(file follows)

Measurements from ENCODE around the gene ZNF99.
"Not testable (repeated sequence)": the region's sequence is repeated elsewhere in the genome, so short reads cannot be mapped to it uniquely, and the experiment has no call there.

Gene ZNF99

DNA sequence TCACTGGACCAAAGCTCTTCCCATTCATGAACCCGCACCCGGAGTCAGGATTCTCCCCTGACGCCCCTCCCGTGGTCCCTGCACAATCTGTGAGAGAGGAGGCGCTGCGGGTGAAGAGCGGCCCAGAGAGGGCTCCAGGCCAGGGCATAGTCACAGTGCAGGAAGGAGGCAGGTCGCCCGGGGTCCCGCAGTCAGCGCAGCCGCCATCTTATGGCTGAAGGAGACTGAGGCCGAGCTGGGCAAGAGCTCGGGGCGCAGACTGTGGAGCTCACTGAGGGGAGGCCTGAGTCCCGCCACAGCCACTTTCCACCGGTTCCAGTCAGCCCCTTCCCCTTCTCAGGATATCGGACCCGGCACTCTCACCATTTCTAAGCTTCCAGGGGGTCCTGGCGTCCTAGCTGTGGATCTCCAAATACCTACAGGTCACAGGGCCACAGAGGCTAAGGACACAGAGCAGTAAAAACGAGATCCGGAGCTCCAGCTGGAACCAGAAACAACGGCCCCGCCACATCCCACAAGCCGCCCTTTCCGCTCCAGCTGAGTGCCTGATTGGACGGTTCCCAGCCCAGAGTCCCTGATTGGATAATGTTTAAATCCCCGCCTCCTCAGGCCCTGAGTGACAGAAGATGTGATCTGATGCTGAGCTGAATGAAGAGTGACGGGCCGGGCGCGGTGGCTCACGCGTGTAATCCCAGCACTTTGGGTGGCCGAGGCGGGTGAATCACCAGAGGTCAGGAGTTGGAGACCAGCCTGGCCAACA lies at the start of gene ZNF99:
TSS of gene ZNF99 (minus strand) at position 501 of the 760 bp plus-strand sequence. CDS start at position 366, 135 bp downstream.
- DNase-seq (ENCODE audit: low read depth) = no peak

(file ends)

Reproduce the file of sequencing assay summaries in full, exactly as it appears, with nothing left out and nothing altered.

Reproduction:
Measurements from ENCODE around the gene ZNF99.
"Not testable (repeated sequence)": the region's sequence is repeated elsewhere in the genome, so short reads cannot be mapped to it uniquely, and the experiment has no call there.

Gene ZNF99

DNA sequence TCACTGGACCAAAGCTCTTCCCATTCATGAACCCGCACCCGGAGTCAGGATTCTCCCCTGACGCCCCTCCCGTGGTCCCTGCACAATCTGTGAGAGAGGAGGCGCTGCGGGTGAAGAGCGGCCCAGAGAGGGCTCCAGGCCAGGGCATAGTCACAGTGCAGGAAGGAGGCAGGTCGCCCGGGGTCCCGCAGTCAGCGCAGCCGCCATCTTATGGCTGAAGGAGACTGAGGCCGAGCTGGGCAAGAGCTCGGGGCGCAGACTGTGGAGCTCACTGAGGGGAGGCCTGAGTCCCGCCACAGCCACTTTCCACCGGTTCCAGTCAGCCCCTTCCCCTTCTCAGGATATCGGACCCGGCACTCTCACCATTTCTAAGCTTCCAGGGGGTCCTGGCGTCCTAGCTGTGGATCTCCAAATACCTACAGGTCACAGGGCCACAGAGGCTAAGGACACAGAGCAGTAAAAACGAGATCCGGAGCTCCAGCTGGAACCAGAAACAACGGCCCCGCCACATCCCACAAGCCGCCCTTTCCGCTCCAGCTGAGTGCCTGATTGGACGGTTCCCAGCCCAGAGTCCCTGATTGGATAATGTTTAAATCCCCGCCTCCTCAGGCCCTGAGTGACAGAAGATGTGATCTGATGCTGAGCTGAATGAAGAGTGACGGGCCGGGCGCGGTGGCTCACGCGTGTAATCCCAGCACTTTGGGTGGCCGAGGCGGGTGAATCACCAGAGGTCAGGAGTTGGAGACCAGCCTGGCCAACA lies at the start of gene ZNF99:
TSS of gene ZNF99 (minus strand) at position 501 of the 760 bp plus-strand sequence. CDS start at position 366, 135 bp downstream.
- DNase-seq (ENCODE audit: low read depth) = no peak